Then Hill met Joseph Bushfan, a former entertainment-industry bodyguard turned hot dog vendor who had aspirations of running a business. To Bushfan, who grew up in one of the roughest Boston suburbs, any danger of crime in East Durham—perceived or actual—was minimal by comparison. Realizing a bank would be unlikely to make a loan on a high-risk project in a high-risk location, Hill fronted the money for the project. He wasn't investing in the business, he said, but in Bushfan and his wife, a well respected couple with a presence in the community and the desire and potential to do even more.

"This is really about trying to help a community back on its feet," Hill said. "You've got to have the right people in place to do that."

So Hill loaned Bushfan the $150,000 to purchase three buildings in the 2000 block of Angier Avenue and put up another $600,000 for renovations that kept their pressed tin ceiling, mosaic tile and pine floors. Hill received tax credits and a city grant, but has earned less than half of his money back. He receives no revenue from the businesses or the buildings, which Bushfan owns.

"I've never had anyone say, 'Here, this is yours,'" Bushfan said. "I'm still at awe with it."

Hill also persuaded Kevin McDonald, president and founder of the TROSA substance abuse treatment program, to start the grocery that now inhabits the storefront two doors down from Joe's Diner.

Before TROSA Grocery opened, there wasn't fresh produce or meat within a mile, said Nol, the manager. Now residents have access to affordable, local food six days a week. Hill made it happen, she said, because he also gave generously to stock the store's shelves with more than 800 products, from salad dressing to dish soap.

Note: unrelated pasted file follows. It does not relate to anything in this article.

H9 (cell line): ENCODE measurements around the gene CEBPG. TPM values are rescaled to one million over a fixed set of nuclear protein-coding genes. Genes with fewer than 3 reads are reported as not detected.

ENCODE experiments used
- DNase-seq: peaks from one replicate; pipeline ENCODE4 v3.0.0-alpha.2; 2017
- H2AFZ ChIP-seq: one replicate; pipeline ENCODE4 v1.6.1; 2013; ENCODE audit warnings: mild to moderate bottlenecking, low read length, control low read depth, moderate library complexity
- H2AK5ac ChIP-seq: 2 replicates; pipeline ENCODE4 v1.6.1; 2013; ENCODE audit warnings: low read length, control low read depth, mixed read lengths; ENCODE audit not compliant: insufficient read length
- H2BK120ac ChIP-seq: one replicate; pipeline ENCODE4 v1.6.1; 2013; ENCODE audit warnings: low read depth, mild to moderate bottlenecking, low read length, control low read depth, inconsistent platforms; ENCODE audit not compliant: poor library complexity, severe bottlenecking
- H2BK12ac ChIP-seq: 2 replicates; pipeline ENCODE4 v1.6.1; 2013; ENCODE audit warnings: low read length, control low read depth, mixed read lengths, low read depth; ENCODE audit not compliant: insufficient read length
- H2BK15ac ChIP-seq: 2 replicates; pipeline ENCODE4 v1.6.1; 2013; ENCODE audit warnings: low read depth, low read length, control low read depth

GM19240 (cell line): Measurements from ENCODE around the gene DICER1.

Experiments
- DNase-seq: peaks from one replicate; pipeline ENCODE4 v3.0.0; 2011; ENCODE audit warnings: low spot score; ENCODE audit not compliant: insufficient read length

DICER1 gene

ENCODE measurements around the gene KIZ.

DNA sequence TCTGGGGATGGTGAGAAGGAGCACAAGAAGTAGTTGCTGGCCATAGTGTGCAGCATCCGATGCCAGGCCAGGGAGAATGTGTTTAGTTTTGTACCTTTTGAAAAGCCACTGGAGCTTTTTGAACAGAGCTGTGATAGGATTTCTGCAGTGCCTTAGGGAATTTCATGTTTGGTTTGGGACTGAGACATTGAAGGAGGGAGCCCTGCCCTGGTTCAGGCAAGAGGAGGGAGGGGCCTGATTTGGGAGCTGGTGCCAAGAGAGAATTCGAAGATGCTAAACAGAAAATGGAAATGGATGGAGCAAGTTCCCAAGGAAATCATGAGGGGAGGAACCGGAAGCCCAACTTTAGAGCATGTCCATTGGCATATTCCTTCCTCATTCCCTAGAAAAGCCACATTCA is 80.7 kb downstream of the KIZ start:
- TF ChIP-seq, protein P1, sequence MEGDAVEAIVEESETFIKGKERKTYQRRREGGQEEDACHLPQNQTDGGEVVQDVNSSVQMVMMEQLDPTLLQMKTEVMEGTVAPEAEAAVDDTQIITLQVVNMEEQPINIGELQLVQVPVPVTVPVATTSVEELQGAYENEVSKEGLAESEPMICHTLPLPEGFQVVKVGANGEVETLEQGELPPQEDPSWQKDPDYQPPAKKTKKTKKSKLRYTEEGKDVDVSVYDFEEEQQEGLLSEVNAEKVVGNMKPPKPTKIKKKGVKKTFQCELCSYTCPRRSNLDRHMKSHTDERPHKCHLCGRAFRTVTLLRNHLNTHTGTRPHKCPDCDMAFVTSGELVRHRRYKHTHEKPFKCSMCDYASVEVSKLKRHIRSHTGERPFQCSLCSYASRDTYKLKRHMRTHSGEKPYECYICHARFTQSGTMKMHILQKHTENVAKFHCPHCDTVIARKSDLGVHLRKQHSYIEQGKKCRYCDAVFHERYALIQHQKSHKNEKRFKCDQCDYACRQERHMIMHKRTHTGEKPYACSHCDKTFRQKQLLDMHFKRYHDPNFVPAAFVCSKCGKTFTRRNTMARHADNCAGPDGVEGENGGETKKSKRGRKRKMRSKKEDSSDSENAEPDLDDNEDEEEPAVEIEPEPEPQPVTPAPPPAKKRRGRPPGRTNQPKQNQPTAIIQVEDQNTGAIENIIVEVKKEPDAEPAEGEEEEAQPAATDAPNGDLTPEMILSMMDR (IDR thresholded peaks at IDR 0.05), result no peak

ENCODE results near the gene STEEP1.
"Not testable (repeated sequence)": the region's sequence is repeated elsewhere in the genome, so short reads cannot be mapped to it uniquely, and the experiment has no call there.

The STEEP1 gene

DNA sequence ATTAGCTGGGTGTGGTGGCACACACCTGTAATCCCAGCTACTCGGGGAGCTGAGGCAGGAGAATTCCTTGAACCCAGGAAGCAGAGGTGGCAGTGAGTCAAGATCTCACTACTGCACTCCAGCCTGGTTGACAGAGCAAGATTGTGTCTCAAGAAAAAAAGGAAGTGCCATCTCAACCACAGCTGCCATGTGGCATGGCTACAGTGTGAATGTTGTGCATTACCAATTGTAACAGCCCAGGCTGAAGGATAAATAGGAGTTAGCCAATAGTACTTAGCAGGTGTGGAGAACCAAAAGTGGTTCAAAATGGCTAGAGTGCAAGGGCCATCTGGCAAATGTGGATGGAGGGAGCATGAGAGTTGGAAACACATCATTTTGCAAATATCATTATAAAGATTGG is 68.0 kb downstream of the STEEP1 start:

"His investment is his belief in Durham, and especially for [this] neighborhood, and for the kids that need help," said McDonald, who also serves on the Durham Nativity School board. "He's just a heck of a man. He doesn't do it for publicity. He does it because it's the right thing to do."

Hill's faith in East Durham has been well timed with other private and public investment, including an influx of homeowners who are renovating their houses and $3.5 million in street and sidewalk improvements. Increased police patrols have also drastically cut crime in the neighborhood.

Hill hasn't just been a financier, but a mentor and hands-on campaigner for Bushfan's business. When Bushfan spent 11 days last month peddling hot dogs at the N.C. State Fair, including an indulgent one-pounder, Hill was there enticing potential customers with samples. When Bushfan sets up his hot-dog stand at Duke University home football games, Hill's there, too, before the game and at halftime. He also frequents Joe's Diner.

"He'll be sitting there eating lunch and then he'll jump up and bus dishes," McDonald said. "That's the kind of work ethic that's being lost in America—that you do anything to make it work."

Though only 16 years separate them, Bushfan said Hill has become a father figure to him.

"Where I'm from, you don't really ask for help. You just go through what you're going through," Bushfan said. "But he's been right there asking, 'What do you need?'"

Looking at the two of them—Bushfan, a hulking black man who spent 20 years as an intimidating bodyguard for musicians such as Earth, Wind & Fire, and Hill, a silver-haired white man who spends a lot of time in formal business meetings and boardrooms—they might come across as an odd pair. But putting their experience together, they hope to be a complementary combination. It was Bushfan, after all, who started calling Hill "Hannibal" and himself "Mr. T."